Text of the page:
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 In Data Analysis Concepts Simplified

I’ve been talking about impact measurement a lot lately, and what to do when funding sources ask you to measure outcomes or impact. But when I talk to partners, nonprofits, and people participating in our data courses, a lot of feedback I get suggests that, aside from when donors demand it, many organizations don’t understand what impact measurement actually is or how it can help them do their jobs.  It’s a term used so often that many people don’t want to admit they’re not exactly sure what it means.

So maybe it’s time to address the elephant in the room.

What is Impact Measurement?

Impact measurement is not simply some new hoop you have to jump through to get funding. It’s not a roadblock or a technicality. Quite the opposite, in fact. Impact measurement is a valuable tool — one you really can’t afford to be missing out on.

We’re still early in the new year, and probably more than a few of us are toiling away at the gym as part of resolutions to get in better shape. Let’s compare our fitness efforts to a project undertaken by a nonprofit. You go to the gym, you take the stairs at work, you’re counting calories — you’re invested. You’re giving this your all.

Now imagine you never once stepped on a scale, or checked to see if you could fit in those skinny jeans that were too snug before. How would you know if your efforts were paying off? They might be, no question — but it would be nearly impossible for you to know what kind of progress you were making, or how much of that progress was directly attributable to your efforts.

That’s what going without impact measurement is like. Sure, you’re probably doing some good. But you have no way at all to know how much you’re achieving — or what’s working and what’s not.

Impact measurement lets you know what you’re achieving through your efforts.

 

Failure vs. Success vs… More Success

But I already know we’re making a difference!

Impact measurement isn’t necessarily just about determining if your initiative is succeeding or failing. Success comes in degrees, and merely knowing you’re moving in the direction of your goal is not the same as being able to quantify your progress. Measuring impact allows you to fine-tune your efforts and maximize the return on your investment — be it dollars, time, or talent.

Are you talking about performing an RCT (Randomized Control Trial)?

Randomized control trials are a wonderfully scientific way to measure outcomes without bias, and ideal if you’re working in a lab. Unfortunately, while RCTs can be applied to nonprofit initiatives in certain circumstances, the reality is that they can be prohibitively expensive and ethically difficult to implement. (More on that in future posts!)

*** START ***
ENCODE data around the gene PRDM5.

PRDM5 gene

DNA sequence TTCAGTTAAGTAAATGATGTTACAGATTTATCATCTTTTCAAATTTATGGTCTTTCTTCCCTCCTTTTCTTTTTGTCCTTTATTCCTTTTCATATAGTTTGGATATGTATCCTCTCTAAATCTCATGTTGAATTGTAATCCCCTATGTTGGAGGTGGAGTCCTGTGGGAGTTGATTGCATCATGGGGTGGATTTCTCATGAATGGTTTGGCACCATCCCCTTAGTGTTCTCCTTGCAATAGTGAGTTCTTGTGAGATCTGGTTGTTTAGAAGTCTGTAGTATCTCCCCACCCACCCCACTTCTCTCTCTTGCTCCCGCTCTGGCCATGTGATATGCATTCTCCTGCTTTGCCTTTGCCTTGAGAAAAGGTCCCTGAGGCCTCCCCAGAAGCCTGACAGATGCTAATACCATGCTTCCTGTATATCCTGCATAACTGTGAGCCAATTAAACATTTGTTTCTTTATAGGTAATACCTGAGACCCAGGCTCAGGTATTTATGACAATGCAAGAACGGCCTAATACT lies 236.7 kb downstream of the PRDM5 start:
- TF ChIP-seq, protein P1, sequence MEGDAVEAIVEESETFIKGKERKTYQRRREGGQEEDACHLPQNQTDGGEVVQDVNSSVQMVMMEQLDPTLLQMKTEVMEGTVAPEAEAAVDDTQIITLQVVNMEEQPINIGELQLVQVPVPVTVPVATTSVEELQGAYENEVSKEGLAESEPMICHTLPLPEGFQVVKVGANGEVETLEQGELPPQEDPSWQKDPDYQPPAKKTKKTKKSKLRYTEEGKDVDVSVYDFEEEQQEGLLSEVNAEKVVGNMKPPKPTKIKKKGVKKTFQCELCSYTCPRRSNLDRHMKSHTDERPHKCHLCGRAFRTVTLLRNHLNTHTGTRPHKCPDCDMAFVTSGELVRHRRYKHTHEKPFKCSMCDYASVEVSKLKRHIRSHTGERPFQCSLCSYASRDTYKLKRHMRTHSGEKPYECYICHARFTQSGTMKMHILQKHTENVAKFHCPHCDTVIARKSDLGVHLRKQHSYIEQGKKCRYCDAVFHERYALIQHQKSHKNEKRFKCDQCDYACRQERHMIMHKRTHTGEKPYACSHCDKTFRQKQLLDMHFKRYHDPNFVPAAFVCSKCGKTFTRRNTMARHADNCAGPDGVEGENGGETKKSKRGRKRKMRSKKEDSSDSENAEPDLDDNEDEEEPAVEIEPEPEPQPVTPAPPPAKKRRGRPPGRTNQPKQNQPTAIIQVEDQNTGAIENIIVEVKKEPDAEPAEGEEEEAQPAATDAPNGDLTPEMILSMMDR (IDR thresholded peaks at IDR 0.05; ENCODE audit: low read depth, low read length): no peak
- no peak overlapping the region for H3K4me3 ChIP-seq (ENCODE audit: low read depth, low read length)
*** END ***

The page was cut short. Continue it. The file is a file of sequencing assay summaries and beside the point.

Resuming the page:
So, what is impact measurement then?

Impact measurement isn’t simply measuring what you’re doing; instead, it is about measuring how your project is changing the world. This lets you both quantify the change you see and also determine what part of the change you are responsible for (versus change that would be happening naturally anyway.) Think of it less as a “Did this work?” and more of a “What effect did this have?” sort of question.

Impact Measurement in Practice

During our work with CARE’s Strengthening the Dairy Value Chain project in Bangladesh, we saw firsthand the difference that impact measurement can make.

Impact measurement revealed unexpected effects in the SDVC project.

 

We worked together with project team members to help them analyze their data in new ways — ways that could demonstrate the impact of the project on the community they were working in. The results showed women in the area who owned cows were increasing productivity much faster than men who owned cows — a huge breakthrough, since women in the program were historically extremely poor and often disempowered. The revelation enabled CARE to invest additional money, time and focus on this exciting aspect of the project.

Once the team was able to show the nuanced and complex differences the program was making in the lives of people they worked with, funding for the project increased and their public profile grew rapidly.

Impact measurement not only allowed the team to focus resources on parts of their program that were really making a difference, but it enhanced their ability to communicate the difference to the rest of the world. It improved the work they did and grew the resources they had to continue.

Need Help? We’re Here!

At Datassist, we recognize that you are working hard for meaningful change. Our team is here to provide support and assistance in measuring the impact of your efforts and communicating that impact to the world around you. If you’d like to learn more about impact measurement or need help using data to tell your story, get in touch with us today.

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Learn how your nonprofit can start measuring impact in just 3 easy steps.You’ll face a number of roadblocks attempting to conduct RCTs on humans.